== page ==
Imagination

Everybody has an angle, the world is full right now of people who seem to know everything. Of course, this is complete bollocks, but when you read certain comments as they flash through a cluttered social media feed, it sure feels as if these individuals are instant experts in all manner of topics, none of which they have any right to claim competence within.

I’m just as guilty as everybody else in this regard, and it is easy to assume the mantle of Online Hater when the mob rises, pitchforks and torches at the ready. Unless you are there at the event, directly affected by it or can command true journalistic levels of objectivity, it is probably best to stay quiet on contentious days. It’s a good way to lose friends otherwise. In the end, that will matter more than feeling part of major news headlines.

It’s when the blame games start that you wish people would think more and post less.

 

However, the value in listening a) to people you wouldn’t normally and b) allowing their opinions to exist is even more important now than it has ever been at any point in our collective existence, because like it or not, all of these opinions do matter and not just to one voice any more. That’s how the Internet’s allowed minorities to hold and command significant sway in certain areas.

This not a perfect world, of course. When you realise that potentially 8 out of 10 of the top Twitter accounts run by the Brexit party might be run by robots it is hard to work out who might be real or otherwise. Then it’s down to allowing your personal ethical compass a bit more free rein, thinking about the moral consequences of your unscheduled Twitter rant. It might make you feel better, but does it have any larger value?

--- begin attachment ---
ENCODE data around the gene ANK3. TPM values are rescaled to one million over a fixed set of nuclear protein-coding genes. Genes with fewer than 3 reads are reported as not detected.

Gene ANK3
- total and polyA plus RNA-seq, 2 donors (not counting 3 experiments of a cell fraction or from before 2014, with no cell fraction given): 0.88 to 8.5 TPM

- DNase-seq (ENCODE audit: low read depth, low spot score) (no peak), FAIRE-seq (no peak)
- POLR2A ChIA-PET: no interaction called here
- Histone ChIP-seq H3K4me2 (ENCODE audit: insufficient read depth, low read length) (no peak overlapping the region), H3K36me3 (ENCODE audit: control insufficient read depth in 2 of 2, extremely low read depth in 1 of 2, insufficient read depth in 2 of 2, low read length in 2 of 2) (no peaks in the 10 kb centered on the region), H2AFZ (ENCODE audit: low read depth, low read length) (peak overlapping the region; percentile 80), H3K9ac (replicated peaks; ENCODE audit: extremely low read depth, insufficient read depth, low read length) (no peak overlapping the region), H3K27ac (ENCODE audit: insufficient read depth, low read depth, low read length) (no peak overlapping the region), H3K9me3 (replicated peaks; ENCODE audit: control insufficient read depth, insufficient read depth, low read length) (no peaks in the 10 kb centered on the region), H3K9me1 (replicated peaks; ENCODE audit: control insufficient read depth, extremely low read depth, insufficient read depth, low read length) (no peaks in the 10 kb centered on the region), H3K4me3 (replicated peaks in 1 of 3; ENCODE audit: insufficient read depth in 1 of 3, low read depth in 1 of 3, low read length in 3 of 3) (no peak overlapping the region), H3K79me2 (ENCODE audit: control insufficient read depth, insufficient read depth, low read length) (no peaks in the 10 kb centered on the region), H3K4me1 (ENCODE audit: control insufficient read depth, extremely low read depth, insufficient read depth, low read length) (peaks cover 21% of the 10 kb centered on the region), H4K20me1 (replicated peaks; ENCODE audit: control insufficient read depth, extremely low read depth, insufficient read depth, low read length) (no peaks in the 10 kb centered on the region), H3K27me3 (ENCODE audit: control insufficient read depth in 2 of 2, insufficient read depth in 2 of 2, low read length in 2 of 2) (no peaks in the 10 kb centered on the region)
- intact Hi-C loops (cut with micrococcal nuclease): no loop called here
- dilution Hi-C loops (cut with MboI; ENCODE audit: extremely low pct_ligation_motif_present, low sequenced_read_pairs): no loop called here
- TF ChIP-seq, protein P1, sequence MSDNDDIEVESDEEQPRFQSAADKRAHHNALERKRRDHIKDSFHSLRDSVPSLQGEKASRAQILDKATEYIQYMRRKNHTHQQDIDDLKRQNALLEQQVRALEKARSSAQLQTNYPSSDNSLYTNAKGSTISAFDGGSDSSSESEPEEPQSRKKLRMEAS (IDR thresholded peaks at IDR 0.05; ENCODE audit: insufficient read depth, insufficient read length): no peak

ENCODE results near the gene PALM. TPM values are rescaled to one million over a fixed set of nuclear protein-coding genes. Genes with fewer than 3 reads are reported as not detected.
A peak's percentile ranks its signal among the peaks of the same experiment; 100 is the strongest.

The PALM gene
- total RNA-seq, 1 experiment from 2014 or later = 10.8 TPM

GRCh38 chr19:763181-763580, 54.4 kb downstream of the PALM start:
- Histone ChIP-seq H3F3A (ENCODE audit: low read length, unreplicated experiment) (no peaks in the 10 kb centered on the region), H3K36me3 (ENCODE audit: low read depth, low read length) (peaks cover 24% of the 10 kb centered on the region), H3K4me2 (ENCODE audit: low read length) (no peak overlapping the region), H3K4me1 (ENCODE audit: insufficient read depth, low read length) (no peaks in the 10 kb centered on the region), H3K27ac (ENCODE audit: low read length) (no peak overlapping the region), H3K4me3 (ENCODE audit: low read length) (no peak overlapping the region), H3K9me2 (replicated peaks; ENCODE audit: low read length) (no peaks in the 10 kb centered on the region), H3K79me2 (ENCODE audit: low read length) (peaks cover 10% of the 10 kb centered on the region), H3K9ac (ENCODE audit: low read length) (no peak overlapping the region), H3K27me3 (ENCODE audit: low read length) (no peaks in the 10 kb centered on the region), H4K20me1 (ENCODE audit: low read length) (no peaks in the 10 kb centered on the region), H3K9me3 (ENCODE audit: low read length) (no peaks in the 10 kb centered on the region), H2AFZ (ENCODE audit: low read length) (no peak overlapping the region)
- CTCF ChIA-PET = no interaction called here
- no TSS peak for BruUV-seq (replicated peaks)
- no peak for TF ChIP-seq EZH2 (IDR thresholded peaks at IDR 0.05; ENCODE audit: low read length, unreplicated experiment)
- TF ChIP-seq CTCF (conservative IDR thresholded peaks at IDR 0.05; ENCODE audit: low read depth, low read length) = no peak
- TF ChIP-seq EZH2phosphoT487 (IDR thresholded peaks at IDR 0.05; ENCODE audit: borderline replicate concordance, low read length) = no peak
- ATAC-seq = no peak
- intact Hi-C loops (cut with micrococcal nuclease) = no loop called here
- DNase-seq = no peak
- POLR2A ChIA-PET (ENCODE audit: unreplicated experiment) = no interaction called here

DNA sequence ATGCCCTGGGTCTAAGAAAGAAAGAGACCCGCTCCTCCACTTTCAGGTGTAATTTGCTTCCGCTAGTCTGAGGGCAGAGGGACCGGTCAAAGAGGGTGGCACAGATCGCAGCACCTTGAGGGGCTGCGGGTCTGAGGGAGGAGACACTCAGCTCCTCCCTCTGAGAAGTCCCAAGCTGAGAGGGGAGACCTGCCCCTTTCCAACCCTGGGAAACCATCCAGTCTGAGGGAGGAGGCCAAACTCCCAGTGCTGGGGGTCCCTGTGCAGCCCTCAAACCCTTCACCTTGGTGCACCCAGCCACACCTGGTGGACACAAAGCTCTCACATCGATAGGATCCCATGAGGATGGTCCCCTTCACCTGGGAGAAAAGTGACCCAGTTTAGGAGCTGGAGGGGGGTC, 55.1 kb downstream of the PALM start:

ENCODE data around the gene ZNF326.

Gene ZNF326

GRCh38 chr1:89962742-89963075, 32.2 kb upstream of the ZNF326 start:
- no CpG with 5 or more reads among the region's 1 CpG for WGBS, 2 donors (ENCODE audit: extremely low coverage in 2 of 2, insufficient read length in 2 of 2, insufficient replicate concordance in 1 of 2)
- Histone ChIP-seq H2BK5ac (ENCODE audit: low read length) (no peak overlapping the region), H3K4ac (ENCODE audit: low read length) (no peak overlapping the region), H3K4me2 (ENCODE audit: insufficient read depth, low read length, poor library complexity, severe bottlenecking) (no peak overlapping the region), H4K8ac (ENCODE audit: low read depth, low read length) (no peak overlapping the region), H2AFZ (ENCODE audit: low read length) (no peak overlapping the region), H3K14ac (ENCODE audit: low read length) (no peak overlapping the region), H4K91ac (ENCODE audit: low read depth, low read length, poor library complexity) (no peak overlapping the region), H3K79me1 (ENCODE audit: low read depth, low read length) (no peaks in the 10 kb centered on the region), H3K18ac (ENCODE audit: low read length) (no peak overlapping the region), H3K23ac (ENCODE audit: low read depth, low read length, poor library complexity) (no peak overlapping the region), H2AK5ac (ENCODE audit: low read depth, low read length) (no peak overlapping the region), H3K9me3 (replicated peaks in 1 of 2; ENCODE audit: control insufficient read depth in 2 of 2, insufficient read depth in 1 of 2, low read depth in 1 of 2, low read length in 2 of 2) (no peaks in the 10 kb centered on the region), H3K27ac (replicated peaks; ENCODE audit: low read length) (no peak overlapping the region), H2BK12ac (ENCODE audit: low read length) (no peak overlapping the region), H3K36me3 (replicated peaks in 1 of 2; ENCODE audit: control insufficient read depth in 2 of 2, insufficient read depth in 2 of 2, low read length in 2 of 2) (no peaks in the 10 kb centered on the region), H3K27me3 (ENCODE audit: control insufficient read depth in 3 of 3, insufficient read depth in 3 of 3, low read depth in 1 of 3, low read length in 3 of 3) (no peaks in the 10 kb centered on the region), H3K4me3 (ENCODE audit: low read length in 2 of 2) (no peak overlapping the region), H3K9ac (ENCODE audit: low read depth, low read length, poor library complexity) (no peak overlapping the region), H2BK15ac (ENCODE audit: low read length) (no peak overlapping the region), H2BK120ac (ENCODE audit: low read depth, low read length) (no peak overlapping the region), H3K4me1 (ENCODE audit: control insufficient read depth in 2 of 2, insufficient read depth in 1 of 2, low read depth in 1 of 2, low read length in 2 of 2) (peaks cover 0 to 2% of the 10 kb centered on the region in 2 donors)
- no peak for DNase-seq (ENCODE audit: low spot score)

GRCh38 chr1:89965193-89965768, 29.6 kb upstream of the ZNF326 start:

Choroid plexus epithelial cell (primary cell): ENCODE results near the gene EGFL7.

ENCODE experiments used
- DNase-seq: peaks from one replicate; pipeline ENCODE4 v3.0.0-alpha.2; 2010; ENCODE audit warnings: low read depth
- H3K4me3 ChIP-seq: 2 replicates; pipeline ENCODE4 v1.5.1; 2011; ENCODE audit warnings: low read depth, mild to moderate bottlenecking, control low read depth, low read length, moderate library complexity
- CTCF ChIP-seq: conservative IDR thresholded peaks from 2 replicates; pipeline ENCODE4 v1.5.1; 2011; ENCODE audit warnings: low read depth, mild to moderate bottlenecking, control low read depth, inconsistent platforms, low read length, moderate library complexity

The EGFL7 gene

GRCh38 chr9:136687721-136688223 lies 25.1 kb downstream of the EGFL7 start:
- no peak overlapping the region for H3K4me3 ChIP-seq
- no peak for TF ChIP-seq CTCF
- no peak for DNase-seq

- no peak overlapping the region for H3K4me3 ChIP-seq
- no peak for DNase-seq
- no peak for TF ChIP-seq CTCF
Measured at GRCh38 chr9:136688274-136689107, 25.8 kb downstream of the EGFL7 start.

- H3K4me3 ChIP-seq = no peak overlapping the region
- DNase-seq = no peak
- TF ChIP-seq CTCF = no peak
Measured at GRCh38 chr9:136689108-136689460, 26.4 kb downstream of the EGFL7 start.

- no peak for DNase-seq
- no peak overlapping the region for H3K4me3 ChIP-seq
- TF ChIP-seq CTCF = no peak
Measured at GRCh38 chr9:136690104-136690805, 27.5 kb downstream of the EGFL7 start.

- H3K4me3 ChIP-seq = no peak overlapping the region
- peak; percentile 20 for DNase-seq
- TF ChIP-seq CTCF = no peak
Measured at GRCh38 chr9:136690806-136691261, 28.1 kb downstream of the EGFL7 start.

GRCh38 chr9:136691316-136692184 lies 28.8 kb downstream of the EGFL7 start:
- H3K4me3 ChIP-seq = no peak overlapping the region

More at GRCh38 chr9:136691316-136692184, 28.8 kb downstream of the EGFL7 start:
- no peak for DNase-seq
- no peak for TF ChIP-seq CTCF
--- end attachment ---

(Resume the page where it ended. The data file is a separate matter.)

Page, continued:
What matters more in the current climate, I think, is empathy not anger. It also helps if you have a brain cell or two free from obsessing over the topic, with an ability to see past the overriding significance and importance of desires or needs. Everybody makes mistakes, of course, but don’t worry: the moment you do, a great many individuals will be happy to turn up and highlight what you did wrong.

We all have the ability to be enlightened teachers, after all. Who listens and who doesn’t is an important part of this new dialogue. If you want to affect significant change, honestly, you do need to start fights stimulate debate on train stations, and in leafy, affluent suburbs, plus all points in between. The answer is global enlightenment and a removal of many disparities in sex, affluence and opportunity. That’s still just as it was centuries ago. 

If we wish the change to begin with ourselves, it is time for education beyond our own lives. It’s also vital we grasp just how different that may be to the existence we currently inhabit.